Potter’s Escape is a free digital game created by Escape Room Herndon.
Style of Play: Light Puzzle Hunt
Required Equipment: Computer with internet connection; a printer and scissors are also recommended
Recommended Team Size: 1-4
Play Time: about 60 minutes
Price: Free and there’s a tip jar
Booking: Click to play at any time
This is our second review in our new Hivemind Review format.
Hivemind Review Scale
Read more about our Hivemind Review format.
Theresa Piazza’s Reaction
Potter’s Escape fell into a structure we’ve seen before in this new world of remote escape room play. It was an online experience with one puzzle per room, requiring you to solve that puzzle before advancing to the next. This experience did have a storyline that provided some light continuity between each puzzle, a welcome change to what some other similar experiences have offered. One major plus was that only limited outside knowledge was required for this experience, though one puzzle seemed like a bit of a backwards stretch. Escape Room Herndon plans to add more challenges to this adventure, and I’ll be returning to check out what they add in the coming weeks.
Brett Kuehner’s Reaction
- + Had an enjoyable mix of puzzle types, with colorful graphics.
- + Difficulty levels varied from easy to moderate. Puzzle novices will likely need some of the hints that are provided.
- – Some initial hints gave away too much. The hints should escalate from a small nudge to a full solution.
- +/- As the instructions said, printing some puzzles is necessary. That would be easier if the puzzles came with PDF versions.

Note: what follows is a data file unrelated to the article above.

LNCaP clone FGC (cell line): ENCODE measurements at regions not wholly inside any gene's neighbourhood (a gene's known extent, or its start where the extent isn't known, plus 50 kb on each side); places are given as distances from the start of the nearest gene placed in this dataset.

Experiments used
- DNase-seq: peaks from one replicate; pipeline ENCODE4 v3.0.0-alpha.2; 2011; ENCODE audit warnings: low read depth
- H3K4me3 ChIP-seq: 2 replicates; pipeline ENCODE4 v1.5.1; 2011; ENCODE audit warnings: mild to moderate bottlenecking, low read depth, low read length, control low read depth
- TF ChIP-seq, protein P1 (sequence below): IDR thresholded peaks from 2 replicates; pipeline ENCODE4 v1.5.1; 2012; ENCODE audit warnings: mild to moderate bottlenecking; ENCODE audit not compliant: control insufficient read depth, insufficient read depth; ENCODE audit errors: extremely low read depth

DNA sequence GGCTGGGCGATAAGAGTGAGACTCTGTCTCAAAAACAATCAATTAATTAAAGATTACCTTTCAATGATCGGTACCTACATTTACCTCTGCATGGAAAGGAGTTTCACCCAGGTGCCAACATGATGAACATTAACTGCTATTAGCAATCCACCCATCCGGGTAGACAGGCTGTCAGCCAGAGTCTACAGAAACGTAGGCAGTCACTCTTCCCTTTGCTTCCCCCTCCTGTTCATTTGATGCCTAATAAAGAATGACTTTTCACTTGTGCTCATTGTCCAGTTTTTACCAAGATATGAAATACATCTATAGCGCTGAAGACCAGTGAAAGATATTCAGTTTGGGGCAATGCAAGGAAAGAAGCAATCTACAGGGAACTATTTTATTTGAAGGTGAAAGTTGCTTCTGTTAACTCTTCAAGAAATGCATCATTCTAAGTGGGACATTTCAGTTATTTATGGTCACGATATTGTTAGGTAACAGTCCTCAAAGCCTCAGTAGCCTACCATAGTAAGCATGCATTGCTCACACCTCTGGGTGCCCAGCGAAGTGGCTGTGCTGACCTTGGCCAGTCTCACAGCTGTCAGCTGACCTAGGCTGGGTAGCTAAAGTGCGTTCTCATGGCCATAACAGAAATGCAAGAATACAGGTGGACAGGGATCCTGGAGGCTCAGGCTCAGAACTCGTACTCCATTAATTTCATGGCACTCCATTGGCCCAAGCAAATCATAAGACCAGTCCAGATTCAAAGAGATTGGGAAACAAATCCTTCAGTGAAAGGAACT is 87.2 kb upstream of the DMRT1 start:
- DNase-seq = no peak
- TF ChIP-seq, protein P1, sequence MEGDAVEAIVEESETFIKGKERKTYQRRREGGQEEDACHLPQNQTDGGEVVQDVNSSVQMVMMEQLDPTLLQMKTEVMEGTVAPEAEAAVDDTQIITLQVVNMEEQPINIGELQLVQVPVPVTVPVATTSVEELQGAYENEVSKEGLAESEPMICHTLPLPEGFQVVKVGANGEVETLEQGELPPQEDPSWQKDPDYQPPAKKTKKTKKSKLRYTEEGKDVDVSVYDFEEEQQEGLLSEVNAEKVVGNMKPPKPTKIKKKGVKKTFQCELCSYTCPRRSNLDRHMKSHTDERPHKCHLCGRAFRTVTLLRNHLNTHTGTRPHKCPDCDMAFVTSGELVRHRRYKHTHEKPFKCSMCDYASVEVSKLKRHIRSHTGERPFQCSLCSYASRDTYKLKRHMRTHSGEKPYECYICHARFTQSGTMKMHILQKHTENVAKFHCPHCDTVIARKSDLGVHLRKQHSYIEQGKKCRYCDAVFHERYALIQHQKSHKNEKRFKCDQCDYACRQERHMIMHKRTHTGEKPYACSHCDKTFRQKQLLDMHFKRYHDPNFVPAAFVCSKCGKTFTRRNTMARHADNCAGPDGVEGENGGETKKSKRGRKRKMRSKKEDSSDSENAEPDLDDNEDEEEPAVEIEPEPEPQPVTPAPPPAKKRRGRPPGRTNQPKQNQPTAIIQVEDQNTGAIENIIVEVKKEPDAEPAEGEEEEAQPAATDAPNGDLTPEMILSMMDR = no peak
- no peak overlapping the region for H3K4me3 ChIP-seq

- + Kid-friendly, something a family of Harry Potter fans could work on together.
- + Didn’t require knowledge of the books or movies to solve.
- – One puzzle required outside (non-Potter) knowledge.
Sarah Mendez’s Reaction
If your quarantine involves abundant free time and you never tire of puzzles, you could include this in your play list. However, there wasn’t much novel about this experience, and I sometimes felt like I was just going through motions to finish it.
The story reads as CliffsNotes for Harry Potter, and prior knowledge might help you solve puzzles faster. A few puzzles are fun; however, many require more process than aha, yet simultaneously lack sufficient guidance to understand the goal. Fortunately, both issues improve later in the game. Ultimately, I didn’t regret playing, but better options exist.
Cara Mandel’s Reaction
This was a charming sequence of puzzles. I played along with my friends Ciara and Rachel over Zoom, using Photoshop to manipulate the puzzles. The instructions recommend you print puzzles out, which may be prohibitive for some folks. I don’t think you could easily solve a couple of them without the use of either a printer or photo editing software. I would also caution players that there are spoiler alerts as to the plot line of the first Harry Potter book / film. However, if you’re familiar with the plot and love that wizard as much as we do, this will be a delightful story to play.
Peih Gee Law’s Reaction
This was a delightful, puzzling romp through the Wizarding World of Harry Potter. The puzzles, answers, images and narrative were all thematically on point and really helped keep you immersed in the Wizarding World. There was a good mix of puzzles, nothing that experienced puzzlers haven’t seen before, but they were still fun to solve. I think for a casual player, these puzzles would be a bit challenging, however, they are clued well and very satisfying. Overall I think this was a very charming game with decent production value.
This was a linear sequence of self-contained puzzles presented through a series of web pages. Players are expected to solve a puzzle, enter the answer into a validation box, and then progress onto the next web page. As the game recommends, you do need to print out some of the puzzles.